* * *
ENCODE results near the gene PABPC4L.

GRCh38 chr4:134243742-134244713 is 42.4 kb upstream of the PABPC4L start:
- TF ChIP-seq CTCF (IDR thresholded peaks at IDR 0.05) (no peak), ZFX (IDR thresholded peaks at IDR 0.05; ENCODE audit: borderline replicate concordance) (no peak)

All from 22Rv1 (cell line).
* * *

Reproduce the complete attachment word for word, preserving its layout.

ENCODE results near the gene PABPC4L.

GRCh38 chr4:134243742-134244713 is 42.4 kb upstream of the PABPC4L start:
- TF ChIP-seq CTCF (IDR thresholded peaks at IDR 0.05) (no peak), ZFX (IDR thresholded peaks at IDR 0.05; ENCODE audit: borderline replicate concordance) (no peak)

All from 22Rv1 (cell line).